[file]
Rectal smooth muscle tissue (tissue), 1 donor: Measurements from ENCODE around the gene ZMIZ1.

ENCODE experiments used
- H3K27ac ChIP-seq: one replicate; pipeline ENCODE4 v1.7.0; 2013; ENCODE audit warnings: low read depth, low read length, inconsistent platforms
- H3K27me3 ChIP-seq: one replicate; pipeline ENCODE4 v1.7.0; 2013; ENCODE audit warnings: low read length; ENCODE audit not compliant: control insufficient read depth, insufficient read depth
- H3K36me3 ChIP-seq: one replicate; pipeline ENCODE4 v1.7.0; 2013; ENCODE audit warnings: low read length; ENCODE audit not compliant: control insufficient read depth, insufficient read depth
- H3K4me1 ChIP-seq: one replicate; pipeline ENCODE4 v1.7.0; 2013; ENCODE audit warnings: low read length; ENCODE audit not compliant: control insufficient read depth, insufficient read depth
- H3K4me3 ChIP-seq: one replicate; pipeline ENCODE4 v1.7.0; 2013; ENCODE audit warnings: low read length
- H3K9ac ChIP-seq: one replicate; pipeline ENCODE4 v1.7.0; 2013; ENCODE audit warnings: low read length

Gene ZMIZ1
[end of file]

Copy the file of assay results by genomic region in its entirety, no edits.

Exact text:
Rectal smooth muscle tissue (tissue), 1 donor: Measurements from ENCODE around the gene ZMIZ1.

ENCODE experiments used
- H3K27ac ChIP-seq: one replicate; pipeline ENCODE4 v1.7.0; 2013; ENCODE audit warnings: low read depth, low read length, inconsistent platforms
- H3K27me3 ChIP-seq: one replicate; pipeline ENCODE4 v1.7.0; 2013; ENCODE audit warnings: low read length; ENCODE audit not compliant: control insufficient read depth, insufficient read depth
- H3K36me3 ChIP-seq: one replicate; pipeline ENCODE4 v1.7.0; 2013; ENCODE audit warnings: low read length; ENCODE audit not compliant: control insufficient read depth, insufficient read depth
- H3K4me1 ChIP-seq: one replicate; pipeline ENCODE4 v1.7.0; 2013; ENCODE audit warnings: low read length; ENCODE audit not compliant: control insufficient read depth, insufficient read depth
- H3K4me3 ChIP-seq: one replicate; pipeline ENCODE4 v1.7.0; 2013; ENCODE audit warnings: low read length
- H3K9ac ChIP-seq: one replicate; pipeline ENCODE4 v1.7.0; 2013; ENCODE audit warnings: low read length

Gene ZMIZ1